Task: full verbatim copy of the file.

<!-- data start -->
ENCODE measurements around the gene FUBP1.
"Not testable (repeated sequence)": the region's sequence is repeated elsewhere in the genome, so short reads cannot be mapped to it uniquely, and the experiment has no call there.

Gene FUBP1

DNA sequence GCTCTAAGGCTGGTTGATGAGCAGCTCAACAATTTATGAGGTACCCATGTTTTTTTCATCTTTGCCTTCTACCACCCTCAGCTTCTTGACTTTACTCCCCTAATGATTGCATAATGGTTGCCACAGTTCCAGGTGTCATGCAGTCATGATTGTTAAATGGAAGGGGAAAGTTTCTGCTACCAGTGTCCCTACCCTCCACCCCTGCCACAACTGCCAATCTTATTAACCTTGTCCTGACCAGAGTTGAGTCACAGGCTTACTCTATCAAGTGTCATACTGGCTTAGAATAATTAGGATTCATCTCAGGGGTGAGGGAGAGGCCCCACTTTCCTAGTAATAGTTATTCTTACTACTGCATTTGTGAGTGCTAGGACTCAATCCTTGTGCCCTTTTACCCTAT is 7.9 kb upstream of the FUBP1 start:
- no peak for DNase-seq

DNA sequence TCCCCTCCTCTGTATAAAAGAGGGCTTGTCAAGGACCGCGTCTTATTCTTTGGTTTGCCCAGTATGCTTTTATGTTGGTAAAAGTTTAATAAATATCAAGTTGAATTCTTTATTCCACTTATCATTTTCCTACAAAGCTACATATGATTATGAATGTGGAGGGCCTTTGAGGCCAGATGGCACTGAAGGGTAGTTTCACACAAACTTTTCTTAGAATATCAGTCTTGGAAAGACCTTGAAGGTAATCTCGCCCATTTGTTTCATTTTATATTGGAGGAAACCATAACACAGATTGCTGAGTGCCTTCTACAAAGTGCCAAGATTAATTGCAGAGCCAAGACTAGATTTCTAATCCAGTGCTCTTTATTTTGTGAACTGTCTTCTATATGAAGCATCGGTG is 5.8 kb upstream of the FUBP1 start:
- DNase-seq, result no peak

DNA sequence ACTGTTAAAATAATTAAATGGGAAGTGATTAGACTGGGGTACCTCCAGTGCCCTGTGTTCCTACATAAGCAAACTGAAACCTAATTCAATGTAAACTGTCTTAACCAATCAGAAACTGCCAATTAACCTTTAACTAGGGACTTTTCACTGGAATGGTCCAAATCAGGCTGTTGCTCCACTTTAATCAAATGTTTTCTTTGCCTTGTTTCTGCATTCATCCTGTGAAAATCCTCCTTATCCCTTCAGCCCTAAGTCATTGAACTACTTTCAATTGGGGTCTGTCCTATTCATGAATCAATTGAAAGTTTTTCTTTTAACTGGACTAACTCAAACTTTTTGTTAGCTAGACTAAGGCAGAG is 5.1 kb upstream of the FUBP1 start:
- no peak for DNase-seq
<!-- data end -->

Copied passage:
ENCODE measurements around the gene FUBP1.
"Not testable (repeated sequence)": the region's sequence is repeated elsewhere in the genome, so short reads cannot be mapped to it uniquely, and the experiment has no call there.

Gene FUBP1

DNA sequence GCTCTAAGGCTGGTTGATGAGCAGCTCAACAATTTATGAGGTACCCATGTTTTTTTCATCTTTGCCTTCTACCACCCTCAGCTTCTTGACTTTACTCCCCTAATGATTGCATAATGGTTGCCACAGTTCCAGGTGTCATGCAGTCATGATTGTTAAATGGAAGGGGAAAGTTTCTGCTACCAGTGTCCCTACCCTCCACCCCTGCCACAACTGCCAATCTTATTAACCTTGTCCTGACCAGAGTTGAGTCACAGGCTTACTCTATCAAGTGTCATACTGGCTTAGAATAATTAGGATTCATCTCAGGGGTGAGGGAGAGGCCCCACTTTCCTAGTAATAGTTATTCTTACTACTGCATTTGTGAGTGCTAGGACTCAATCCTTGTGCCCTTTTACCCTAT is 7.9 kb upstream of the FUBP1 start:
- no peak for DNase-seq

DNA sequence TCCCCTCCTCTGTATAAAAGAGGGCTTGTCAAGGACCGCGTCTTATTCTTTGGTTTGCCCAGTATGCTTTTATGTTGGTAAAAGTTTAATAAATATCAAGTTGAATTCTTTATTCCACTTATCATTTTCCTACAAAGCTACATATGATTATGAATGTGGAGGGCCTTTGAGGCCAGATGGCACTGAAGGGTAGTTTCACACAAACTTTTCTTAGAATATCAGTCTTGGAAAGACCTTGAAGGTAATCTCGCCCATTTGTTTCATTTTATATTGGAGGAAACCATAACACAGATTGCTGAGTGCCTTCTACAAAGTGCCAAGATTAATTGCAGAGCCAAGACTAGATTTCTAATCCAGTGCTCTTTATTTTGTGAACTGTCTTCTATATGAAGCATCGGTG is 5.8 kb upstream of the FUBP1 start:
- DNase-seq, result no peak

DNA sequence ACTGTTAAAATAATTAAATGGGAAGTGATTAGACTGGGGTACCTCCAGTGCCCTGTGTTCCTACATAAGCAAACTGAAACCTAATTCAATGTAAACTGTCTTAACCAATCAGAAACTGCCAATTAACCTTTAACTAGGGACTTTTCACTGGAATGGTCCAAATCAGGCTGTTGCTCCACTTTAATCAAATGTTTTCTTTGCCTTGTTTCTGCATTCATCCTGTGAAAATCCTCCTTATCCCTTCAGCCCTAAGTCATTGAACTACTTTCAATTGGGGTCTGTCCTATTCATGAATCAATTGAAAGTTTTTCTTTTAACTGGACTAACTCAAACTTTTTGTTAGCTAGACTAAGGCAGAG is 5.1 kb upstream of the FUBP1 start:
- no peak for DNase-seq